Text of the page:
Posted in Anti-Intellectualism, Article Medleys, Charters, DeVos, Privatization, Teachers Unions, Teaching Career, vouchers

2017 Medley #23

De-Professionalizing Teachers,
Anti-Intellectualism, Vouchers,
The Destruction of Public Education in Indianapolis

DE-PROFESSIONALIZING TEACHERS

The Many Ways We Are De-Professionalizing Teaching

De-professionalizing teaching is just one front of the war on public education. Nancy Flanagan addresses the confusion of privatizers claiming that becoming a teacher is too easy through the traditional routes…colleges and university schools of education. She talks about the difficulty of the new Florida test that teachers must pass in order to become a licensed teacher…and then goes on to remind us that the same privatizers want to allow anyone to teach in private and charter schools…easier paths to teaching.

Here in Indiana, for example, the EdTPA which pre-service teachers must complete, requires intense attention to, and hours of investment in, teaching and planning lessons…and at the same time, REPA III allows anyone with a content area degree to start teaching in a high school with no experience in actual teaching.

The point? De-professionalize teaching. End the existence of the career teacher who has the best interest of the students at heart. Instead, fill classrooms with idealistic young college graduates on their way up the corporate ladder, who don’t really know anything about teaching and will accept minimal pay for parroting direct teaching scripts…and who will leave after two years, thereby making room for other minimal pay teachers.

Drive out the career oriented teachers by making the requirements for teaching onerous and expensive. Bring in the unqualified and inexperienced who won’t ask for benefits or pensions.

The policy goal here is de-professionalizing teaching, establishing it once and for all as a short-term, entry-level technical job designed to attract a revolving door of “community-minded” candidates, who will work diligently for cheap, then get out because they can’t support a family or buy a home on a teacher’s salary.

Emphasis on the word cheap. This is about profit and control, not improving education.

In addition to shutting out promising candidates by stringent testing or changing policy to allow virtually anyone with a college degree in the classroom, policymakers, spurred by ALEC and a host of education nonprofits, are also de-professionalizing by:

  • Messing with pension, retirement and insurance packages to encourage young teachers to move in and quickly out of a job that has no financial future.
  • Bringing community-based artists, musicians, sports trainers and library aides into classrooms that used to be staffed by certified teachers.
  • Confiscating teachers’ professional work–instruction, curriculum, assessment, collegial mentoring, etc. Decisions that were once a teacher’s prerogative are now outsourced to canned curricula designed to raise test scores, or standardized assessments that don’t take knowledge of students and their context into consideration. Who should determine the curricular frameworks, design lessons and set goals for students? Teachers and school leaders who know the students and community where they work? Or a Gates-funded, agenda-driven organization?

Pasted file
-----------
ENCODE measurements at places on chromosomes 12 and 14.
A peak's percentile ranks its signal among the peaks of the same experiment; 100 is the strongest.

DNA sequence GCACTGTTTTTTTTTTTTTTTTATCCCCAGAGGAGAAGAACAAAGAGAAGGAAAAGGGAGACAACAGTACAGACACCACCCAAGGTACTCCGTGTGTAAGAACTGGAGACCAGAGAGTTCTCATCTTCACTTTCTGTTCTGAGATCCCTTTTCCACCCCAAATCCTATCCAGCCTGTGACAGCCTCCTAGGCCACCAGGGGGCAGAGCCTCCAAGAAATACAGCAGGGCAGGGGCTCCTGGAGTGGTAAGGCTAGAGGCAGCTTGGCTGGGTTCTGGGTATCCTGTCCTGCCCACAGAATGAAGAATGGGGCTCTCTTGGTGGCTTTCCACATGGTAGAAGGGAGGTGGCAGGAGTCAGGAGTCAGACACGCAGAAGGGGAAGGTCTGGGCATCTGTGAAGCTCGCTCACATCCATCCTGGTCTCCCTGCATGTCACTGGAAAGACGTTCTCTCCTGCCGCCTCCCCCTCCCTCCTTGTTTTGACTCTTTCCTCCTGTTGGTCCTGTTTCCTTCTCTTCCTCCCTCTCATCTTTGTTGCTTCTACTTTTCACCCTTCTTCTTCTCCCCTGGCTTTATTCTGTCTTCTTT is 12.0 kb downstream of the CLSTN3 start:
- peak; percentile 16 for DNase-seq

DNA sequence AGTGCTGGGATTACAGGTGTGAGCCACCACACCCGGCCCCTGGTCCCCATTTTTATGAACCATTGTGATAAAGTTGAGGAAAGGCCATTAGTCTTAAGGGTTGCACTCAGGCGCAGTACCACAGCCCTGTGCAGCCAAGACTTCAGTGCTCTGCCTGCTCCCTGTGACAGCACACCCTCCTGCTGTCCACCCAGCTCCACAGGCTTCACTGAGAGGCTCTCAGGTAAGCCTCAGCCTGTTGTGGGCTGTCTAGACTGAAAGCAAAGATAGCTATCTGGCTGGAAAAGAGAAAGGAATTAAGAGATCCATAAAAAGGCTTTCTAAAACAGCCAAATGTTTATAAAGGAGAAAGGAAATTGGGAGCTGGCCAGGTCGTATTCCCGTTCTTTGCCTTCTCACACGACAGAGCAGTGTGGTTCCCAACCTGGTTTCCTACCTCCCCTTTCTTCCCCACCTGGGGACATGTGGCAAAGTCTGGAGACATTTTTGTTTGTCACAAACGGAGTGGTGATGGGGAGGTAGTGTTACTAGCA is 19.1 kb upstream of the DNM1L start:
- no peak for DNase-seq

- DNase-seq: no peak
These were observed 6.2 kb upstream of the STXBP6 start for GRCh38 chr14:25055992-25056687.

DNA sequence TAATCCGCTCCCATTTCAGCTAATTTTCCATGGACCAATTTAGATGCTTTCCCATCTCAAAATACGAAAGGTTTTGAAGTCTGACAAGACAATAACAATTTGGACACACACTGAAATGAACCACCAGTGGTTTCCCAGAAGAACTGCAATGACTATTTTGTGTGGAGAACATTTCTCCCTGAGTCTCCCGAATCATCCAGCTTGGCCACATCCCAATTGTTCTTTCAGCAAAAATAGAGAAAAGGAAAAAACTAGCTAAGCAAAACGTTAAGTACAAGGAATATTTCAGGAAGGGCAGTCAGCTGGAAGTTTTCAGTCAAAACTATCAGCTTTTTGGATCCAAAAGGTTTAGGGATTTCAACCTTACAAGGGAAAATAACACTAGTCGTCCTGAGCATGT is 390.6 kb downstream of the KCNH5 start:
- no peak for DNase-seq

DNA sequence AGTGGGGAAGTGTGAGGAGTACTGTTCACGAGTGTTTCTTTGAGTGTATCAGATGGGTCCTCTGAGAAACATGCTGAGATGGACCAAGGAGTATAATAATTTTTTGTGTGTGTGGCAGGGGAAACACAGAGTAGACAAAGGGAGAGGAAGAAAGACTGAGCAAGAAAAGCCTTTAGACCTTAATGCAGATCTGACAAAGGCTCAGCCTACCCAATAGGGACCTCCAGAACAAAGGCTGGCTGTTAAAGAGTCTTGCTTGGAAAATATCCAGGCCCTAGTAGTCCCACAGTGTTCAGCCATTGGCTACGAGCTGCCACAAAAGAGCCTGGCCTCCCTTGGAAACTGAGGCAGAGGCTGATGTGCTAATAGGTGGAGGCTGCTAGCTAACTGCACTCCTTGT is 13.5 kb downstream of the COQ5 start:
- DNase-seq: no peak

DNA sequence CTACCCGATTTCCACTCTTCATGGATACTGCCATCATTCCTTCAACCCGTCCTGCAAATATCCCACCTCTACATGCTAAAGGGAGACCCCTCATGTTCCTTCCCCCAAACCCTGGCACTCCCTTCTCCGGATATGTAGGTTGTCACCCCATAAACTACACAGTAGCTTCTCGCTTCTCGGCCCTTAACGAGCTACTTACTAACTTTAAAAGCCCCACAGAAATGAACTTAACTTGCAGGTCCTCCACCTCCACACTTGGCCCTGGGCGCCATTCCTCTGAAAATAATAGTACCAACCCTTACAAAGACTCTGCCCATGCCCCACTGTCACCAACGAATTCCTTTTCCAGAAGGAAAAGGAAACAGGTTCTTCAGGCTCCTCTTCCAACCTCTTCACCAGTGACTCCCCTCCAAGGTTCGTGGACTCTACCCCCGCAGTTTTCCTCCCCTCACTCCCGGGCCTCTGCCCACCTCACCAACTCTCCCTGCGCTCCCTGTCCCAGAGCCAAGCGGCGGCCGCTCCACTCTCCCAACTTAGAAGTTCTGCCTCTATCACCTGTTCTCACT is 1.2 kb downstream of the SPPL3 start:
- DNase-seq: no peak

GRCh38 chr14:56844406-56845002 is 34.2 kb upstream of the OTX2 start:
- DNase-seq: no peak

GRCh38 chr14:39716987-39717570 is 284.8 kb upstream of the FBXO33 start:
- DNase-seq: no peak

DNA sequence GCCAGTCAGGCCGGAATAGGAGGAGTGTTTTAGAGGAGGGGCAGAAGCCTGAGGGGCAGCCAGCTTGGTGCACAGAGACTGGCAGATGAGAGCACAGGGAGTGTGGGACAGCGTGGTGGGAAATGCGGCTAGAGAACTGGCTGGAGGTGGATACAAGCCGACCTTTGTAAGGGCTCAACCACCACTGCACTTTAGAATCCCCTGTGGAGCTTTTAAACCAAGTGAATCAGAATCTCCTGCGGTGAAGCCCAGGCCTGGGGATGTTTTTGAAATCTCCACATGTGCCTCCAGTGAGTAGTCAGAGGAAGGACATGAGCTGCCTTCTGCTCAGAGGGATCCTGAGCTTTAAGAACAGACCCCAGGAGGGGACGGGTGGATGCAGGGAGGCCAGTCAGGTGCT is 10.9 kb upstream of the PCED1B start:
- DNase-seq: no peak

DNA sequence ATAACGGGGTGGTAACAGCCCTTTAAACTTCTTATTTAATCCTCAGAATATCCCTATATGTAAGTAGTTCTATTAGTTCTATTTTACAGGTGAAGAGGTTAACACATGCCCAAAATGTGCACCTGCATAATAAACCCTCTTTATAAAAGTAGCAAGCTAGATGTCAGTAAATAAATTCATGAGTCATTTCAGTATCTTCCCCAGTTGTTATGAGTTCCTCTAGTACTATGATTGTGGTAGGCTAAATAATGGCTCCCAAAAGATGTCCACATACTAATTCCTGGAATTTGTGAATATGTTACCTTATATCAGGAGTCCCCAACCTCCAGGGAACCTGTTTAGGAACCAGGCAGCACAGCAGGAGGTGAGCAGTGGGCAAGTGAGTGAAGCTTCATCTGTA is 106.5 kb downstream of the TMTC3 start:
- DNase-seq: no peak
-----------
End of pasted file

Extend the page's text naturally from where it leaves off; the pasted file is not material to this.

• Defunding the schools where the vast majority of professionally prepared teachers are working.
  • Borrowing from the success universities have had, by designing “part-time” jobs (think: K-12 “adjuncts”) with pro-rated benefit packages, a lure to get good teaching for even less money than base pay.

Do You Think Every Child Deserves a Qualified Teacher?

New York is considering allowing anyone to teach…because, after all, it really doesn’t require any special skill set to stand up in front of a class of 30 kids and drill them on test prep materials.

The charter school committee of the State University of New York will soon decide whether charter schools will be allowed to hire uncertified teachers.

Forbes Says 18 Dumb Things

The Forbes article, Teacher Certification Makes Public School Education Worse, Not Better, by University of Chicago Law Professor, Omri Ben Shahar, announces that certified teachers are actually a detriment to our education system.

Peter Greene takes him to task on 18 of his statements which make no sense…to someone with any K-12 teaching experience, that is. Before you read Greene’s breakdown of Bar Shahar’s ignorant pontificating on a subject he knows nothing about, consider this…

Ben Shahar has three law degrees and two economics degrees. He’s spent his more than 20 year professional career working in higher education as a professor of law and economics. One look at his CV gives one a picture of a man who has spent decades perfecting his understanding of economics and law.

But nowhere in his experience has he spent time living and working with K-12 students and teachers. His claim that teacher certification makes public school education worse, is based on standardized test scores. One wonders if he would allow himself to be judged by the bar exam success rate of his students. He wrote…

…America has excellent higher education. Yet primary and secondary school students have long performed poorly on tests compared with students from many industrialized countries.

His understanding of what goes on in a traditional public school is based on what? His own experience? His children’s experience? What he reads in the media? It seems obvious that he based his entire argument on the fact that “many industrialized countries” have higher test scores than we do. The very fact that he uses test scores as the measure of K-12 public education success or failure underscores his ignorance. There are several reasons why the average test scores of American students are below those of some other OECD nations…and none of them have to do with teacher certification.